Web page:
The aversion to "rocking the boat" taints the Japanese experience of history. It impacts especially on relations with China and Korea, which have never been truly healed as a result. Even the bombing of Pearl Harbor has never truly been atoned in the national conscious, unlike the yearly remembrance of the bombing of Hiroshima (a contradiction that, as an American, I feel acutely). It also results in the government editing history books to be sure that they maintain the 'correct view' of history, the one which takes great pains not to offend the national(istic) myths. The audacity to state in public, for example, that Emperor Showa shared responsibility for the war (which he obviously did) earned the Mayor of Nagasaki a bullet in the chest in 1990. The statement that got him shot was this, "Forty-three years have passed since the end of the war, and I think we have had enough chance to reflect on the nature of the war. From reading various accounts from abroad and having been a soldier myself, involved in military education, I do believe that the emperor bore responsibility for the war..." Few dare to make such a statement even today. So long as the legitimization of Japan as a country is linked to the myth of an unfaltering and infallible line of emperors, the country can never come face to face with its true history. Though it might not be apparent at first glance, this is the crux of the issue surrounding the controversy of the current emperor's resignation as well.

    I would like to end this brief discussion by quoting extensively from Klaus Antoni, professor of Japanology at the University of Tuebingen, who has researched and written extensively on Japanese religion and society. The entire text can be downloaded free from as well as other places on the net.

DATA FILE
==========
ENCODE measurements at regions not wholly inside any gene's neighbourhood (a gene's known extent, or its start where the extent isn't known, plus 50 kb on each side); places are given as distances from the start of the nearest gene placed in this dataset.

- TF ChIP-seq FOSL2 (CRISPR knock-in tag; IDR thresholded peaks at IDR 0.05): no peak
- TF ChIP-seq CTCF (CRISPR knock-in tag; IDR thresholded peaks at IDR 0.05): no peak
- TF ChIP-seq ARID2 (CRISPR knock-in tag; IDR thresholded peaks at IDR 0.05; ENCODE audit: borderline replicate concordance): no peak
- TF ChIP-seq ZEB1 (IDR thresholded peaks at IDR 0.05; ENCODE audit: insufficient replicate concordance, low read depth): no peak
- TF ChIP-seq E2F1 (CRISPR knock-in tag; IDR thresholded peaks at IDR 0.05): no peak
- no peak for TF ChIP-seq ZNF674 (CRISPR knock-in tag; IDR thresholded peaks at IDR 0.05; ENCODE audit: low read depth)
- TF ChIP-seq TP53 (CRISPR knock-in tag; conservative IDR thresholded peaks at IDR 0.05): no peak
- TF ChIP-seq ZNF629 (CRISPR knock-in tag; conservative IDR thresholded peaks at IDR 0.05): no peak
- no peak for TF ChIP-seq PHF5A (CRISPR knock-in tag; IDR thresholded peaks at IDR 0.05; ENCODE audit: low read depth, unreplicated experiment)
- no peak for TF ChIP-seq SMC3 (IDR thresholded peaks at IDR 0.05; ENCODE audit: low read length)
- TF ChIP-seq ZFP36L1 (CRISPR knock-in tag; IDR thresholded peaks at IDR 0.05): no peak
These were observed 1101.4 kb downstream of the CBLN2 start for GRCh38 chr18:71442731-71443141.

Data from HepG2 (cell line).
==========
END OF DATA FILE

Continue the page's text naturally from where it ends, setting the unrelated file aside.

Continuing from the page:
"Unlike the situation in post-war Germany, in Japan the year 1945 has never been seen to the same degree as a historic turning point in the sense of a new beginning unencumbered by history. The break provided by the Japanese defeat in the war indeed had lasting effects on Japanese society, for example, in the form of a modern(ized) Constitution and a political turn toward the United States, and yet continuities remain in Japan that can only be understood historically.

    This is especially clear in the fact that Japan still uses its own calendar system [to count] years. The official Japanese calendar is not the Gregorian, or Western calendar, but the traditional Japanese system based on the periods of rule of the Japanese emperors (gengô, traditionally nengô). The psychological importance of this calendar in Japan can be seen, for example, in the fact that after 1945, the year of Japan’s defeat, the emperor not only retained his position, but also the era name – and thus the cycle of year numbers – remained unchanged. Only after the death of Emperor Hirohito (Shôwa-tennô) on January 7, 1989, was a new era name (Heisei) declared, marking the beginning of a new calendar cycle.

    This calendar system has the effect that in Japan history is not viewed as a linear progression, but rather in an insular manner.  One cannot tell how far back in history an event lies simply from the calendar date on which it took place – for example, in the year Taihô 1. Only after placing it in a linear chronology is its true historical distance revealed, as in the case of Taihô 1, which corresponds to the year 701 A.D.

    Obviously, this concept of time results in a different view of history, in which history becomes a kind of ocean with individual events scattered across it like islands. In extreme cases, an event’s historical distance from the present is of only secondary importance. In the context of religions, this fact results in a general indifference toward an objective historical chronology. Taken to the extreme, this can allow the age of myths to be directly linked to the present.